One thing that is apparent in all this is the necessity of careful documentation on how specimens were found, in what states of articulation, in what kinds of matrix, and under what strains: for example, Angielczyk & Sheets (2007) use strain measurements to quantify deformation. These descriptions should where possible be accompanied by quarry maps, and ideally by photos and even 3D models of the excavation—something that is increasingly possible given the unlimited capacity for online supplementary information in many journals. Such additional documentation may not materially increase our understanding of the specimens but does at least make it more explicit what we do and do not know, yielding rigidly defined areas of doubt and uncertainty. Similarly, when fossils are restored, it should be done in such a way that it is apparent what parts of the restored specimen are real bone and which are reconstructed. Happily, modern palaeontologists are much better in all these respects than our predecessors were. Some “golden age” palaeontologists were concerned primarily with what would constitute a spectacular museum mount: it is for this reason that O. C. Marsh had YPM 1980, the holotype of Brontosaurus excelsus, so enthusiastically “restored” that it is now impossible to determine which parts of the cervical vertebrae are real (personal observation; Barbour, 1890). But these days are mostly behind us, and nearly all modern specimens are prepared in a form that accurately conveys what was actually preserved.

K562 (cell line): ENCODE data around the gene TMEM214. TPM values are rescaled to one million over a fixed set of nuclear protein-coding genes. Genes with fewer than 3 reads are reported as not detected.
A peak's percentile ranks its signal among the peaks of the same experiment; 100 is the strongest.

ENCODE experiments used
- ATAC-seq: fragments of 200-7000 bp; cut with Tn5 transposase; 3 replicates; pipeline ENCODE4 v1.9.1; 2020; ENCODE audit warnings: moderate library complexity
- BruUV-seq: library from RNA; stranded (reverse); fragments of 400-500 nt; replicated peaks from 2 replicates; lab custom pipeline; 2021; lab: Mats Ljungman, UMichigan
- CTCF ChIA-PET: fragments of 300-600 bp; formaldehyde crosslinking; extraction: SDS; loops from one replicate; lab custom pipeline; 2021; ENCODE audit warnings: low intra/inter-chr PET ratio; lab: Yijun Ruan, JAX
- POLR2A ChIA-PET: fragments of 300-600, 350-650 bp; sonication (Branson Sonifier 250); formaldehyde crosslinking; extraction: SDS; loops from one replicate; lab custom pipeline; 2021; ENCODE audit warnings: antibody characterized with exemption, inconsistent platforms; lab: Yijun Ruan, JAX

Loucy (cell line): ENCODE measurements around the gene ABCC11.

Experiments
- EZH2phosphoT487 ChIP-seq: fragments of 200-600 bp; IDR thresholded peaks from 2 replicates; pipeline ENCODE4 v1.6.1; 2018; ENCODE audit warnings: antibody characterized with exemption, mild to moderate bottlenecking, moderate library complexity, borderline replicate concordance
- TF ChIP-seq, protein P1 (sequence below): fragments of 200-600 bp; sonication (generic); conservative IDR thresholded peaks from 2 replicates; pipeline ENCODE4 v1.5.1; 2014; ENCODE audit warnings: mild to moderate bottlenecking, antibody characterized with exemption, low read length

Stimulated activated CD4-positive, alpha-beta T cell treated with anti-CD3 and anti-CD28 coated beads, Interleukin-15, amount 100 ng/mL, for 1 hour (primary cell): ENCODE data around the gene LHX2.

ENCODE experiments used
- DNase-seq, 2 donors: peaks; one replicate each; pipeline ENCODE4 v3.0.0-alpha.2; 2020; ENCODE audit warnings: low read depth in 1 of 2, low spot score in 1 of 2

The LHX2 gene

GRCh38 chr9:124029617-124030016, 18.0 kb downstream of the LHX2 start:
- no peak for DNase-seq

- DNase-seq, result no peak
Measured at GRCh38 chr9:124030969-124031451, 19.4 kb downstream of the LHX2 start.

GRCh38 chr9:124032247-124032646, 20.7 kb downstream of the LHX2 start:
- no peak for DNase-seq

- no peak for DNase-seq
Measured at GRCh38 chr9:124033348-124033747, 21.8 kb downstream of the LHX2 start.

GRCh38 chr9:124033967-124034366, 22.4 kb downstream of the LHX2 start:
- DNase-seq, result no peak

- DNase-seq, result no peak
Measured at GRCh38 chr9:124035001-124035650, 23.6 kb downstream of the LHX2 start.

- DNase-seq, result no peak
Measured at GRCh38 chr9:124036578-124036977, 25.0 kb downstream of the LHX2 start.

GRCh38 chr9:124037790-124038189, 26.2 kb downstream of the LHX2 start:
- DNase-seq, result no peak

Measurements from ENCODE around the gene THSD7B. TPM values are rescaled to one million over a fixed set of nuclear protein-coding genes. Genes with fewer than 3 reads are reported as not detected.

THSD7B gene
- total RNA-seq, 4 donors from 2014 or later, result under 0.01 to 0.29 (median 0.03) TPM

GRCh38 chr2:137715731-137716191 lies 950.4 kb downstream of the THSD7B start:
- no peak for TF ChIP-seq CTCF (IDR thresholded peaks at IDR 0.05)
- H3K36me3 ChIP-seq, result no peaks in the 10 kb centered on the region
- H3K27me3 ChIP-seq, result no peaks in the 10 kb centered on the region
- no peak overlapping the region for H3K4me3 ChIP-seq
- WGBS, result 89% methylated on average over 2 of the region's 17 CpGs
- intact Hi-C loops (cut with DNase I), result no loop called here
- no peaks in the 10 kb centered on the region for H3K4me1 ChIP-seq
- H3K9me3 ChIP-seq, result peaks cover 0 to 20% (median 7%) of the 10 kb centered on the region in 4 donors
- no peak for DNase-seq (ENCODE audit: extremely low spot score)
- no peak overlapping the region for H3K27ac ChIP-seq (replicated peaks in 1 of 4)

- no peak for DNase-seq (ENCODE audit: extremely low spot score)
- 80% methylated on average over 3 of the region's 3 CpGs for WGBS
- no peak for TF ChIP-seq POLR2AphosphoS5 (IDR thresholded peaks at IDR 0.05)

Both the incompleteness and distortion of sauropod necks have grave consequences for our ability to reason about sauropods. As noted above, the very small sample of complete necks makes it quite impossible to perform meaningful statistical analyses. This incomplete information also impedes our ability to understand the evolution of sauropod necks, making it difficult to determine the plesiomorphic cervical morphology and vertebral counts at the bases of clades. Similarly, the frequent, unpredictable and sometimes dramatic distortion of what vertebrae we do have renders mechanical analysis of neutral poses and ranges of motion extremely problematic. For vertebrae small and robust enough to be manipulated by hand, this can be readily observed in physical space (Fig. 13). There is no reason to think that computer modelling of vertebrae and their articulations should yield models any more informative than the distorted fossils that they are based on.